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Project Fi lists the Pixel, Nexus 5X and Nexus 6P as the only compatible phones with their auto network-switching system, and the FAQ and many reviews state that these phones have special radios:

These devices are the first smartphones that support our network of networks. They work with the Project Fi SIM card, which supports multiple cellular networks, and have a state-of-the-art cellular radio tuned to work across network types.

However, in the iFixit teardowns they don't have any unique hardware. iFixit says that the Nexus devices use the Qualcomm WTR3925 LTE Transceiver, same as several other phones, while the Pixel uses WTR3925 as well as the Qualcomm WTR4905 LTE RF transceiver. All of these radios are used in several other phones, so why don't those devices support carrier aggregation?

I found this Qualcomm article from 2014 talking about carrier aggregation radios and they appear to be widespread:

https://www.qualcomm.com/news/releases/2014/09/10/qualcomm-extends-benefits-lte-and-carrier-aggregation-entry-level

Can the hardware be enabled in software in other devices?

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FWIR, the Project Fi SIM contains the two separate carrier profiles (separate USIM applications with their own IMSIs that obtain the lease for one carrier or another) which are selected by some undisclosed means, as noted here (there is some theorization that this could be done by software on the baseband processor or possibly the SIM card itself, and as likely as not actually a combination of those things together with the Project Fi Tycho App.) The Active carrier USIM can be manually switched using proprietary dialer codes, but at the end of the day you have something in the form of software making a selection in the same way you might find on a dual SIM device (which is not a new concept).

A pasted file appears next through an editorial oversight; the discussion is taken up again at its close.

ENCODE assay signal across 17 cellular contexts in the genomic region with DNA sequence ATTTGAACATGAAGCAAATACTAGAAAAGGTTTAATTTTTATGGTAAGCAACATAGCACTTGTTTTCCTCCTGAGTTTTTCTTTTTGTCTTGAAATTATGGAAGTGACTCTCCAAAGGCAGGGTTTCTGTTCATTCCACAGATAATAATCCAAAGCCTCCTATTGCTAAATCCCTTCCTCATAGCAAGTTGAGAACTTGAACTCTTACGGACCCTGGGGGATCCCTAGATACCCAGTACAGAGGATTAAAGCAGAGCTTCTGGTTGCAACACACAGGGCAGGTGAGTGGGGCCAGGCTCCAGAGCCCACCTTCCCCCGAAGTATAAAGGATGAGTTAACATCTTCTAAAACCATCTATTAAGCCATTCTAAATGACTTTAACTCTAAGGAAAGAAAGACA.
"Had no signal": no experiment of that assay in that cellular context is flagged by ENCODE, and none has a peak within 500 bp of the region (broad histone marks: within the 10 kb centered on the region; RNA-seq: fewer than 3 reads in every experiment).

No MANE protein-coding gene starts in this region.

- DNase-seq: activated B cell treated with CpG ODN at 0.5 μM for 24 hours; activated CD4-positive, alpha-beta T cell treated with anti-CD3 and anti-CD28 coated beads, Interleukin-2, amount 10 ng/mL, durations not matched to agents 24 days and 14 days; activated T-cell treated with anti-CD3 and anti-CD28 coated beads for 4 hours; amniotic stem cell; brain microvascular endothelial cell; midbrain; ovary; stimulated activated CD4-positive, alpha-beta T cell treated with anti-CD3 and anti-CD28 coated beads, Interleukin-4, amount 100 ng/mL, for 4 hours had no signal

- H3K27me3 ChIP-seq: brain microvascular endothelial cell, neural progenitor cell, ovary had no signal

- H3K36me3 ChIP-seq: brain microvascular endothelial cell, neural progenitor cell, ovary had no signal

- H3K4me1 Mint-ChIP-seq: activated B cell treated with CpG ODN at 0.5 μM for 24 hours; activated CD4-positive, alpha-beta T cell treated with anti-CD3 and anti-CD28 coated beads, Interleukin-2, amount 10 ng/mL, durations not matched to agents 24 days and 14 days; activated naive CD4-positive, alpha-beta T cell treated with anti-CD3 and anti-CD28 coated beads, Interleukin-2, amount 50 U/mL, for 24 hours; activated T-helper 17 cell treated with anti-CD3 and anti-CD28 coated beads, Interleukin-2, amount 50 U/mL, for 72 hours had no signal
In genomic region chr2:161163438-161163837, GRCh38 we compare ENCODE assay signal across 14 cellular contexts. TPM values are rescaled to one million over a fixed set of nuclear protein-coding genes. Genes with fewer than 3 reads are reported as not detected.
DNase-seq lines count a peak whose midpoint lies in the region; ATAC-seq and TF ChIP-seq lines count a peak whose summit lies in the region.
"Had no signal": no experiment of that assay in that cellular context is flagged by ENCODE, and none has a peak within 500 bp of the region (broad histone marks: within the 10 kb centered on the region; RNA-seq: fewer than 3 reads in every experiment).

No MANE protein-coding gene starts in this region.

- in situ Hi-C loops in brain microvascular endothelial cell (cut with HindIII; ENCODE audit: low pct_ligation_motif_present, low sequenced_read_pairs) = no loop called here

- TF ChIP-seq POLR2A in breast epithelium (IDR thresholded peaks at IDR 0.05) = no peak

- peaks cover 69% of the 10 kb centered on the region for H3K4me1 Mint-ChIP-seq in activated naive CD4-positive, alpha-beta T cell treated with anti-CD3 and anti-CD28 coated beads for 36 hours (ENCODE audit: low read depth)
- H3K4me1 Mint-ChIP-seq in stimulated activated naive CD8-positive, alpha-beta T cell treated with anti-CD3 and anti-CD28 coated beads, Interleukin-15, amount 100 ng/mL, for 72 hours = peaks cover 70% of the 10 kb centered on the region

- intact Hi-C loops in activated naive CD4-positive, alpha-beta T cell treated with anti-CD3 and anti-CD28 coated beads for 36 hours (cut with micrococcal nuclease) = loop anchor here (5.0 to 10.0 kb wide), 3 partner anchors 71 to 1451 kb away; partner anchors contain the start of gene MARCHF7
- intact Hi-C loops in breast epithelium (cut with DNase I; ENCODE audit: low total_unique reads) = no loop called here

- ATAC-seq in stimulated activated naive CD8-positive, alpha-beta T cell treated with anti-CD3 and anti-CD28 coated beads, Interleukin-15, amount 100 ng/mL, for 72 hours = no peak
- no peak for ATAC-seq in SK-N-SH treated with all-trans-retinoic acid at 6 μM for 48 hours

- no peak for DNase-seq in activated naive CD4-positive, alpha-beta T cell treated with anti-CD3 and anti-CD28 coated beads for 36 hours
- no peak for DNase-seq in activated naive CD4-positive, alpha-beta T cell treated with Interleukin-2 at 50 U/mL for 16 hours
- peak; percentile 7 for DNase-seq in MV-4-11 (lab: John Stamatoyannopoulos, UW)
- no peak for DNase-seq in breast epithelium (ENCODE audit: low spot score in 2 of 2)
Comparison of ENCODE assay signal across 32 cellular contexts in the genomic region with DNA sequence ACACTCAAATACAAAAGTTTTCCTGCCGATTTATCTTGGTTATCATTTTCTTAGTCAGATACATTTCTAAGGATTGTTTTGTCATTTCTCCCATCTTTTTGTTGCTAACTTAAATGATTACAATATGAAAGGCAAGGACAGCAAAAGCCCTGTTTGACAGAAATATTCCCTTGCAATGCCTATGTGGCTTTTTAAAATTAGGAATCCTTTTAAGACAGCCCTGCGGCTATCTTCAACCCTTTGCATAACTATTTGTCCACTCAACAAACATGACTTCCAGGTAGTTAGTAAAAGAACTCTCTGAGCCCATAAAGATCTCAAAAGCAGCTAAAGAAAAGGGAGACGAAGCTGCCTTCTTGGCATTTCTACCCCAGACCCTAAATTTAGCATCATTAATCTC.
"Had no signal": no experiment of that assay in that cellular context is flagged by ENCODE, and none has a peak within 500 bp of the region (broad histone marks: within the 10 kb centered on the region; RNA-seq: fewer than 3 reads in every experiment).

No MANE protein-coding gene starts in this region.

The WTR3925 LTE Transciever is certainly key to being able to handle Carrier Aggregation but since the signal gets processed by the baseband and the actual selection of one carrier over another is being handled by software, it would be easy enough to assume that the unique thing about the Google Devices has more to do with proprietary code than anything else.

As far as enabling the ability to use a project fi sim in another device, it has been reported that while it will work with similar hardware profiles in terms of recognizing the SIM card, it still will only recognize the currently active carrier profile and as the specifics of the switching mechanism is not openly documented at the moment it would have to be switched manually or by attempting to implement a unique selection algorithm written to the spec of the PFi SIM.

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